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Archived updates for Tuesday, April 05, 2005

Collective and Certification Marks in China

1. The Trademark Office of the State Administration for Industry and Commerce of China (hereinafter called “the Office of China�) has drawn the attention of the International Bureau (of WIPO) to the following.

2. Pursuant to the law and regulations of trademarks currently in force in China, the holder of a collective mark or of a certification mark is required to submit the following documentation to the Office of China where China has been designated in an international application or in a subsequent designation under the Madrid Agreement or Protocol:
– an attestation of the status of the holder of the mark, such as a copy of the entry in the Register of Industry or Commerce, or a copy of the entry in the Register of Associations; and
– regulations concerning the use of the mark, including, in the case of a collective mark, the name and address of each member of the organization in the name of which themark is registered.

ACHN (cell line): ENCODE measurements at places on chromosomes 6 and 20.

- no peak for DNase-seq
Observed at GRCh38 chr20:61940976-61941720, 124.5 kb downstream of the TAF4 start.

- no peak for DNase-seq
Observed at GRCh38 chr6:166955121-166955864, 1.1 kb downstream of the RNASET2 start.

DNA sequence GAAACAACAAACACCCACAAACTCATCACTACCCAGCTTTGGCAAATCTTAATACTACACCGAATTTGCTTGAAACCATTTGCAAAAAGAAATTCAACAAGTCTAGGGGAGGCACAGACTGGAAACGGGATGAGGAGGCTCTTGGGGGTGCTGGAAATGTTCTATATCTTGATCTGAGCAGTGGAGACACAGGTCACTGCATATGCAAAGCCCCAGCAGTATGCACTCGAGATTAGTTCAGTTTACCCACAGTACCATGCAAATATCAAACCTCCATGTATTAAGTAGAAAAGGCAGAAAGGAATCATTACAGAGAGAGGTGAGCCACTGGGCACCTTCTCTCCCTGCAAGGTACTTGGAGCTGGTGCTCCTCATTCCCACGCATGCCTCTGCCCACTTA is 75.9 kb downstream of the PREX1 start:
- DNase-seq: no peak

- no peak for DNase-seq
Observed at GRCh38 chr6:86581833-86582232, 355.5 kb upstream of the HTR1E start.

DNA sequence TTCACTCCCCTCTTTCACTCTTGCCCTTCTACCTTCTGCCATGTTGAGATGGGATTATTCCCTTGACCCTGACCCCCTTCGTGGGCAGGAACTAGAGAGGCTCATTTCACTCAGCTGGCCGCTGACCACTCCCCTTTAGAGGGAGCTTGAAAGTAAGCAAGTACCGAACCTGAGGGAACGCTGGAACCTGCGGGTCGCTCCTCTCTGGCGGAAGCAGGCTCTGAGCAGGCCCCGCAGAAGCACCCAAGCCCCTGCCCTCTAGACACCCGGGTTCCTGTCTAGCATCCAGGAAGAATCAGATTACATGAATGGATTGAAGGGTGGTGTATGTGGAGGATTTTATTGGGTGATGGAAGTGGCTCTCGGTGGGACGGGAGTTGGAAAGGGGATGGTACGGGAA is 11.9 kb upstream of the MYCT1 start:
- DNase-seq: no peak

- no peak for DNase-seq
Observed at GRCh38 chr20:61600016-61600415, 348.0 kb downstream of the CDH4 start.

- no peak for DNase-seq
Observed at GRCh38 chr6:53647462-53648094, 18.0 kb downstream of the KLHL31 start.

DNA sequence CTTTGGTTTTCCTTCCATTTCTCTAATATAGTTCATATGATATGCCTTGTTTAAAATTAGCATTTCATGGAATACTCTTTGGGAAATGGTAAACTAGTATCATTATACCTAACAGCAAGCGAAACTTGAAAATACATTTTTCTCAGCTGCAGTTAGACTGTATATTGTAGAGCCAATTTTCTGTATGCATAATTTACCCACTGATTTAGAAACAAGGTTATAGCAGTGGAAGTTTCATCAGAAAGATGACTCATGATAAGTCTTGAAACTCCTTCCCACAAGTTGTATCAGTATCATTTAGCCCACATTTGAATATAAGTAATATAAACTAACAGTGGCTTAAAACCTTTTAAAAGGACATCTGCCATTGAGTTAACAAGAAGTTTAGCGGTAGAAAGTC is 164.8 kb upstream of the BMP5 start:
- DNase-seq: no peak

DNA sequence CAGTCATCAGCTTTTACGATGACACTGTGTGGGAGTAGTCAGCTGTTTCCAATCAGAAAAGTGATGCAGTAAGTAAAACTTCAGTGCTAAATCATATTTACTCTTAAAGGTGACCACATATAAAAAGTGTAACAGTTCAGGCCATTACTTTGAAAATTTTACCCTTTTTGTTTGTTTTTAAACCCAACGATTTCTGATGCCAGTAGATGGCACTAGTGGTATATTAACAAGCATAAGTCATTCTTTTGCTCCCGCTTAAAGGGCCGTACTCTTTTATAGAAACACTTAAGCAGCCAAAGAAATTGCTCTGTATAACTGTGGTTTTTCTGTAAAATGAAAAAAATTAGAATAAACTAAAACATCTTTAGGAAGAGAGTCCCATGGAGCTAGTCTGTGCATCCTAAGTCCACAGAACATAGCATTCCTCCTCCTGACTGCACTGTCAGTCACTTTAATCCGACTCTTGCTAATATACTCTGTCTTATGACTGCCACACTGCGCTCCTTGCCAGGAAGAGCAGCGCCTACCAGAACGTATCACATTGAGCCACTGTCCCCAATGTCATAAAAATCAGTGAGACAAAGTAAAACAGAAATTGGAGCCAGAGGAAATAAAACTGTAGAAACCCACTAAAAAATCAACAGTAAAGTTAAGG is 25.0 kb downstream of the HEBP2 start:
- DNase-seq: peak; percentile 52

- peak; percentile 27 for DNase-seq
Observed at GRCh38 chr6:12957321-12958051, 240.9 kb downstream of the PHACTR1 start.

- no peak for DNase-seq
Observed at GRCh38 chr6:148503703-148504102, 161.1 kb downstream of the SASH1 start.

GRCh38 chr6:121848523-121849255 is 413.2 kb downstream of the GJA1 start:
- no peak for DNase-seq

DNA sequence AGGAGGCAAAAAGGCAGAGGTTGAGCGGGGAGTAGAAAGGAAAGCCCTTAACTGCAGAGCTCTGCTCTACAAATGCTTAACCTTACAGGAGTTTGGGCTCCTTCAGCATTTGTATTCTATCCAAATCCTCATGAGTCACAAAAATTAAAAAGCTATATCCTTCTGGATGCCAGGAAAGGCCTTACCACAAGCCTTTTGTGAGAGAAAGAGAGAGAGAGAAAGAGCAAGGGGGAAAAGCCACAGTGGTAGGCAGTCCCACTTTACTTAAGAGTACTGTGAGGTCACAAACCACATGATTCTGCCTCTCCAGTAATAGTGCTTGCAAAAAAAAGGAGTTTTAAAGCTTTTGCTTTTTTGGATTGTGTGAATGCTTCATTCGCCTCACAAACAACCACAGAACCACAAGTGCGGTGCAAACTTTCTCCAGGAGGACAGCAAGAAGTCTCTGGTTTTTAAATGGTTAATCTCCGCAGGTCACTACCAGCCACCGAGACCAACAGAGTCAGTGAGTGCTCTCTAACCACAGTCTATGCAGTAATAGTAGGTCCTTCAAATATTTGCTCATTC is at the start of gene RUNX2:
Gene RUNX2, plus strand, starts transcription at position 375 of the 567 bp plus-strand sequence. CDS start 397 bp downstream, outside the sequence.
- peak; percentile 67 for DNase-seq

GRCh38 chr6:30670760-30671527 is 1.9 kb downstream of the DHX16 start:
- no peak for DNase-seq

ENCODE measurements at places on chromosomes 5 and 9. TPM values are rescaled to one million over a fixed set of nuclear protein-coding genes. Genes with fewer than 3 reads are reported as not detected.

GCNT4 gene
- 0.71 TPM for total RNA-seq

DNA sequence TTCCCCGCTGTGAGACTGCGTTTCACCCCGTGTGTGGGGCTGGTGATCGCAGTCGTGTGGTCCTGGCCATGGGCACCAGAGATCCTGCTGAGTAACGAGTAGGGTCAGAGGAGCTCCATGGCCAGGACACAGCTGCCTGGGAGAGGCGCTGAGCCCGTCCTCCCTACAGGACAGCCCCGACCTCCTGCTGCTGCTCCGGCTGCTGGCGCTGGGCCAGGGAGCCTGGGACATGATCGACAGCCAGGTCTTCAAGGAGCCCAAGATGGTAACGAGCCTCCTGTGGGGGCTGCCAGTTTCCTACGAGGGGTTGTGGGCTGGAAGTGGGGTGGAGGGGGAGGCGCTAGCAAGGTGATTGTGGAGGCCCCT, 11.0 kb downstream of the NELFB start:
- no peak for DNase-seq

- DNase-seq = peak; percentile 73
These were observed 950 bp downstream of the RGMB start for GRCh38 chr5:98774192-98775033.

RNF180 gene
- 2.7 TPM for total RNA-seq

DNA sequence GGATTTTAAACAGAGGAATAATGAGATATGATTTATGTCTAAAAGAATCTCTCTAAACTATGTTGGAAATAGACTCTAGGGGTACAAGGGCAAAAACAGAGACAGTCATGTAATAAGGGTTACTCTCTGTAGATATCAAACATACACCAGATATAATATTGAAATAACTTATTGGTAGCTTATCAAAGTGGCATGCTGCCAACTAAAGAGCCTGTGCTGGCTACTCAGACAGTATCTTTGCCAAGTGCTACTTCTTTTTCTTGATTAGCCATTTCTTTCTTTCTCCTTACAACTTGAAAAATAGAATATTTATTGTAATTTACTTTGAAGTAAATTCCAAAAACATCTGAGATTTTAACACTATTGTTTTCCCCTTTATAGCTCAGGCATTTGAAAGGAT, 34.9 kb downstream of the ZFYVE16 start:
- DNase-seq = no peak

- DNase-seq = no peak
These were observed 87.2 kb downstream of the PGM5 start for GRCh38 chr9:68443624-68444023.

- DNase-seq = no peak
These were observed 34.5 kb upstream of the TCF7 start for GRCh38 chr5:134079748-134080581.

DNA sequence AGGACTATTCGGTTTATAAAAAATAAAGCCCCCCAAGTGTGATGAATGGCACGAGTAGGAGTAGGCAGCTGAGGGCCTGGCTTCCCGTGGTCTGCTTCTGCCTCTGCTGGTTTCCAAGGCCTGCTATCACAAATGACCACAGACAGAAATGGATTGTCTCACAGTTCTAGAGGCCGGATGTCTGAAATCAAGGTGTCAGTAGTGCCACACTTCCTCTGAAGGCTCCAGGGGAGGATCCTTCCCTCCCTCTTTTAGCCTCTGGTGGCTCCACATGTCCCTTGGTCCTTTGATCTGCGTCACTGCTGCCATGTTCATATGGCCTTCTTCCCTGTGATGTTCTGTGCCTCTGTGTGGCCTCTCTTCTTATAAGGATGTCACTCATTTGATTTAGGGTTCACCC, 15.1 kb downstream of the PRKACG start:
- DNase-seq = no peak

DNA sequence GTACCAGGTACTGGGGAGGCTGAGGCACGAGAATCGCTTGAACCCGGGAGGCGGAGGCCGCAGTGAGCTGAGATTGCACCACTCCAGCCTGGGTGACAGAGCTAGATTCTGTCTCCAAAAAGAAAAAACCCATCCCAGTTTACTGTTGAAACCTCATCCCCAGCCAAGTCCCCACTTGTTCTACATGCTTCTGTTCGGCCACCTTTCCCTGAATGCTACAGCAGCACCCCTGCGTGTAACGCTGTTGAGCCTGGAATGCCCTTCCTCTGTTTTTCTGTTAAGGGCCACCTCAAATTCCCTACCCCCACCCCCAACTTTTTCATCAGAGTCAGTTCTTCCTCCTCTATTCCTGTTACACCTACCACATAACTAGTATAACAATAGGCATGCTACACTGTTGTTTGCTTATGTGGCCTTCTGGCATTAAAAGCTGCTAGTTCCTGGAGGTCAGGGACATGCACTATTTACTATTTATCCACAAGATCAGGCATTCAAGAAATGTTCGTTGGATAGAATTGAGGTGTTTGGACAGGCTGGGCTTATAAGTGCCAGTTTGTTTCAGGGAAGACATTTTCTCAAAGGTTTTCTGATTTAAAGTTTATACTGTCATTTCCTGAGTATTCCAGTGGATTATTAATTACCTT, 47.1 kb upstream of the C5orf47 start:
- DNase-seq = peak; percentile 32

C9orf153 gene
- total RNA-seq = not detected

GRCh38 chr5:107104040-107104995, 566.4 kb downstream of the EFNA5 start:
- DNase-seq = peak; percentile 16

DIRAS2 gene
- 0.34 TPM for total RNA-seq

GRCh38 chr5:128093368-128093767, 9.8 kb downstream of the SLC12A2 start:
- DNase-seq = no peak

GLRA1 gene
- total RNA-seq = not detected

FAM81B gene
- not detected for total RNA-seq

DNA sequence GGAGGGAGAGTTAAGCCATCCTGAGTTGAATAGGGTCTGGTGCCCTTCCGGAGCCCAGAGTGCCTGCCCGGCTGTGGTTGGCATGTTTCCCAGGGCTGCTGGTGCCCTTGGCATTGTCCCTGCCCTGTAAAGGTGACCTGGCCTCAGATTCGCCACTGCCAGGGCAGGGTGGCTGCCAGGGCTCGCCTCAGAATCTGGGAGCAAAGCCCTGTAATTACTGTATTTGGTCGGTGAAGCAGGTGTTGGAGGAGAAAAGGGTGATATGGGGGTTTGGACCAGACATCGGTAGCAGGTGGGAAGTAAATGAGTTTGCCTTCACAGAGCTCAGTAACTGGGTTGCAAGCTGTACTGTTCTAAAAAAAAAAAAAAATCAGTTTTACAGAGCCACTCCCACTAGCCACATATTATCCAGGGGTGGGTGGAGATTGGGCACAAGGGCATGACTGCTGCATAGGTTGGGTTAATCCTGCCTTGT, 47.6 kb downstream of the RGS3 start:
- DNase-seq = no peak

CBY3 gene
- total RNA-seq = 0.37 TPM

3. In the case of a certification mark, Chinese trademark law also requires the presentation of a document attesting that the holder of the mark is qualified to examine a given good or service and ensure that it is of the appropriate quality.
4. If a collective or certification mark contains or consists of a geographical indication, the documentation should also contain:

− an indication of the specific quality, reputation or other characteristic of the good identified by the geographical indication, the geographical area covered by the geographical indication and the relationship between the characteristic of the good concerned and the
natural and human factors of the area of the geographical indication;
− if the holder of the mark is not established in China, a document attesting that the protection of the geographical indication has been granted in the name of the said holder in the country of origin; and
− a document attesting that the holder of the mark is qualified to examine the good and ensure that it is of appropriate quality.

5. The above mentioned documentation should be submitted directly to the Office of China, in Chinese or accompanied by a Chinese translation, by a representative established in China, within three months from the date of notification of the international registration or subsequent designation, as the case may be. In default, or in the event that the documentation does not comply with the requirements of Chinese trademark law, the Office of China notifies
a refusal of protection accordingly.

6. The submission of the above mentioned documentation is not subject to the payment of a fee . . . .

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